Encryption refers to the process of making a message unreadable to anybody who does not have the key to decipher it. Think of sending secret messages to your friends using codes that you made up as kids. Well, data encryption is simply a highly advanced form of this old trick. Email encryption is a type of data encryption where only the person who has the key can decode and read the email you send.
You can use encryption to protect your messages from being stolen by hackers, governments, and service providers. Many people make the argument that they need not worry about security measures like encryption because they “have nothing to hide.” Unfortunately, we all have more to hide than most realize. Even regular day-to-day email exchanges can contain personal information that bad actors can use to help steal your identity or stage ransom attacks. Governments and service providers can usurp email communication in manners that have debatable ethical implications. Regardless of your opinions about privacy and digital security, you should utilize some form of email encryption in your digital communications.
Here is how I went about the process…
The first thing I did when searching for an encrypted email was to check if DuckDuckGo offers an email service. Sadly, it does not. However, they do provide a short list of recommended encrypted email providers, which includes Neomailbox, RiseUp, and ProtonMail.
Upon first inspection, Neomailbox looked like a potentially good choice, although the $49.95 annual fee was questionable. With a little more research, however, I discovered that many once-happy users have been experiencing service and payment issues over the past year or so. It appears that the service is no longer being maintained so I highly recommend
Next, I considered RiseUp, which I’ve heard a lot about. After checking it out a bit, I decided its services weren’t right for my desire to simply obtain an email account quickly.
I landed on ProtonMail. I found some good reviews while researching the service and liked that the basic account is free and includes 150 messages per day and 500 MB of storage. I easily set up an account and logged in. The user interface feels very familiar to other email services I’ve used in the past, so it was intuitive for me to navigate the site. They also offer mobile apps that are similarly easy to use. There are even custom themes available online, so you need not compromise cuteness!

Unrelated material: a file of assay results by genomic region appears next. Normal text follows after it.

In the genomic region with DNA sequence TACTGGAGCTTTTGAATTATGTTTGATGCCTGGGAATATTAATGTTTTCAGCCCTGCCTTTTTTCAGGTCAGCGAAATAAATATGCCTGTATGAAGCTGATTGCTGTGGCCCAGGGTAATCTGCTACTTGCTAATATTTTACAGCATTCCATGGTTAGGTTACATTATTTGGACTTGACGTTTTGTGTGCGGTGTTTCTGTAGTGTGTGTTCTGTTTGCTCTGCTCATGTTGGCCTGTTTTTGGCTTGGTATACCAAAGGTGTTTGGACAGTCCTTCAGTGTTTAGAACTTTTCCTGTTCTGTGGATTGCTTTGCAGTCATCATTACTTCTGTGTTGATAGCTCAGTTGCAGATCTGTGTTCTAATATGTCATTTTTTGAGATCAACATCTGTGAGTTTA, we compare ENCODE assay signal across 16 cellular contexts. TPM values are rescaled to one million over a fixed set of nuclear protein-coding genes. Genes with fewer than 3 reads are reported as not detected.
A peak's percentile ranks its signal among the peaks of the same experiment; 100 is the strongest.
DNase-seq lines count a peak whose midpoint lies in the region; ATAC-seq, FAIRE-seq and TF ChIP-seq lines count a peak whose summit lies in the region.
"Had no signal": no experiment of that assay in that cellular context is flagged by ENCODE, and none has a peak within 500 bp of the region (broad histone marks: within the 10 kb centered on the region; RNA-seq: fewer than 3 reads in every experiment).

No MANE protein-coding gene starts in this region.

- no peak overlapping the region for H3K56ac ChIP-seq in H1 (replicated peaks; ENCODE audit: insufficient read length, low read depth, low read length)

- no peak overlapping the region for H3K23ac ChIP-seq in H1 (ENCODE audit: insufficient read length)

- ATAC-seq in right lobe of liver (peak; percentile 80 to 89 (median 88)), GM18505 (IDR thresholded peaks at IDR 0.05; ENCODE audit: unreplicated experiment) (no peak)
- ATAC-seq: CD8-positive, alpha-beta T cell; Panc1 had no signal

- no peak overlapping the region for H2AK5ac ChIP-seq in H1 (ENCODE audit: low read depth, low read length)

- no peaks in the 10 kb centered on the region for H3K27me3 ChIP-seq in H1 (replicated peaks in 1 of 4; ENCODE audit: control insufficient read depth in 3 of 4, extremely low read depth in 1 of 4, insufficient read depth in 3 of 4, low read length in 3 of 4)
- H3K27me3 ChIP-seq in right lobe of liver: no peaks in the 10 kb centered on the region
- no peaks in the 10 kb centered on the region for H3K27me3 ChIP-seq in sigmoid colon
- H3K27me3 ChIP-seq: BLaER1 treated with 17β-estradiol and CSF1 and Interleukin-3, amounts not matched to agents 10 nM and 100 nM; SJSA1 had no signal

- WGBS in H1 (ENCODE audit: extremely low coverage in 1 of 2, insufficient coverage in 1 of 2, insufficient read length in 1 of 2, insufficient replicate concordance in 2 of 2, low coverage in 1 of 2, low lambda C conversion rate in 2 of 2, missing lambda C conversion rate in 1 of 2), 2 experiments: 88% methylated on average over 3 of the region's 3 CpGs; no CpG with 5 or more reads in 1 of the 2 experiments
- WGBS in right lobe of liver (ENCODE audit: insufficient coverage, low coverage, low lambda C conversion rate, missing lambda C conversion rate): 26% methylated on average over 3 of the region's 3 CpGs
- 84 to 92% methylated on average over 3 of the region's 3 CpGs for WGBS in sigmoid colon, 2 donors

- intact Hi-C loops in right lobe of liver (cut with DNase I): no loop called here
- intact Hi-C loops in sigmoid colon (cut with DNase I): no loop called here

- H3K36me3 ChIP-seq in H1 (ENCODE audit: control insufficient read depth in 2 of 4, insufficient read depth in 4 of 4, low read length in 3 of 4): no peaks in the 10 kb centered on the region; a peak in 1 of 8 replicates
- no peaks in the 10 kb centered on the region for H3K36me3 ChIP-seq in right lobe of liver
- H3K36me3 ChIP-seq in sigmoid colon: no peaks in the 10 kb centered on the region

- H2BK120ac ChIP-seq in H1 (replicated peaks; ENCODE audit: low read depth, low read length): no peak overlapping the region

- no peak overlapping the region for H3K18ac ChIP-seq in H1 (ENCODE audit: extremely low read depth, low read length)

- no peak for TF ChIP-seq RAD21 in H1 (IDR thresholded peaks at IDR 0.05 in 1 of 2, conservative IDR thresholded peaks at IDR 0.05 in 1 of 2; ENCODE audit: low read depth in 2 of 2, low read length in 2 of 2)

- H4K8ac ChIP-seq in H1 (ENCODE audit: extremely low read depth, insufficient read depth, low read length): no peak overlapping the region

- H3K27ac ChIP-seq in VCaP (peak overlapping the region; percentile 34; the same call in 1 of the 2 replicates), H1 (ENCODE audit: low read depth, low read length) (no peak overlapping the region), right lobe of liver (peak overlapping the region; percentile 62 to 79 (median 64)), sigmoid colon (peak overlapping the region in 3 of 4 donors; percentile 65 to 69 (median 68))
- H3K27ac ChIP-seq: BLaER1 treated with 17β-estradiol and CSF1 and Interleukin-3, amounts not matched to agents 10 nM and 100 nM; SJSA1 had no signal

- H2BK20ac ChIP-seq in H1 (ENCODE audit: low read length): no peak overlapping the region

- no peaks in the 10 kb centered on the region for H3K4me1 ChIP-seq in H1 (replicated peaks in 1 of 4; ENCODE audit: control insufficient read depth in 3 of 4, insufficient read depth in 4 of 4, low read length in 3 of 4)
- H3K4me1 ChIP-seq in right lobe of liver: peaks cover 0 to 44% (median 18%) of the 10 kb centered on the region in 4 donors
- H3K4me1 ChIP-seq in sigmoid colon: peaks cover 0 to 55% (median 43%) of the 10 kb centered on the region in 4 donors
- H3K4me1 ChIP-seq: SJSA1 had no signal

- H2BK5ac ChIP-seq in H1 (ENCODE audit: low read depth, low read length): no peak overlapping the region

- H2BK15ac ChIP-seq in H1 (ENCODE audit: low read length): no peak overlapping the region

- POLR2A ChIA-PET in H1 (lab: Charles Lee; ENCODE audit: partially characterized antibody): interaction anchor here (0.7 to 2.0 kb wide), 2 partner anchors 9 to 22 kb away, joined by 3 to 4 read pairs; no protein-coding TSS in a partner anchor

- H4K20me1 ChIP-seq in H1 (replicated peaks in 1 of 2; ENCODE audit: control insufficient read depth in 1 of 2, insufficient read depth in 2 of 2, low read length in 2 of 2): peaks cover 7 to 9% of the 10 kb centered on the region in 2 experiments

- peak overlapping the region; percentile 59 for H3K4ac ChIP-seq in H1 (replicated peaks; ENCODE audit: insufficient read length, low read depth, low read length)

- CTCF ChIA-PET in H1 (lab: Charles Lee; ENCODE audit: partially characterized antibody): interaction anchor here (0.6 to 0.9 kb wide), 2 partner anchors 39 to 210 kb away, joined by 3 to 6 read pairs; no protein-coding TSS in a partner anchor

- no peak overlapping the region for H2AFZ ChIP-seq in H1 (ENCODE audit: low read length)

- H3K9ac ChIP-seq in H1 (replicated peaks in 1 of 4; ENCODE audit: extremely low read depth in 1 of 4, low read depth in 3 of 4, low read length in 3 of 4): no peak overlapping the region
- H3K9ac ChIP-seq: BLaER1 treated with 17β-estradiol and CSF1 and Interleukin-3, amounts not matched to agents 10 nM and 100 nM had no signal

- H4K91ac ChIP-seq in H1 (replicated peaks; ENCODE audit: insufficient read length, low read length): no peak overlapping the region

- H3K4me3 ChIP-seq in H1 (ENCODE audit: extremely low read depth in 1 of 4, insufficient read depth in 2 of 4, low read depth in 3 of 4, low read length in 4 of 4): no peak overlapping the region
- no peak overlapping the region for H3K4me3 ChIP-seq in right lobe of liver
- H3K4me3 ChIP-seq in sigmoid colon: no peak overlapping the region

The neat part:
When you’re writing an email in ProtonMail, you have the option to encrypt the message with a password that the recipient must provide in order to read the contents. This might seem pretty impractical at first, but there are a couple simple ways to manage encryption passwords. One would be to use the password hint option in order to give your recipient a clue that only someone who should be reading the email would know. Maybe where you two first met, your favorite shared saying, etc. Another option is to devise a secret system for creating unique passwords that you provide to people when you give them your email address. For example, when I give out my email, I might also write down a password comprised of the first two letters of the person’s name combined with my dog’s birth date. This is much less secure than using no consistent system, but still far more secure than using no encryption at all.
Things to note:
Save your password! Because ProtonMail doesn’t save your password (we have to take their word for it), when you reset your password you lose access to all the emails in your account that were associated with your old password.
Overall, for those just starting to consider encrypted email for personal use, I’d recommend ProtonMail. Fully encrypted emails require both the sender and the recipient to have a ProtonMail account, but setting up an account requires no software installation. For an encrypted email option that allows you to use almost any email system, checkout PGP.
I will do a post on installing PGP and using it with a popular email service soon.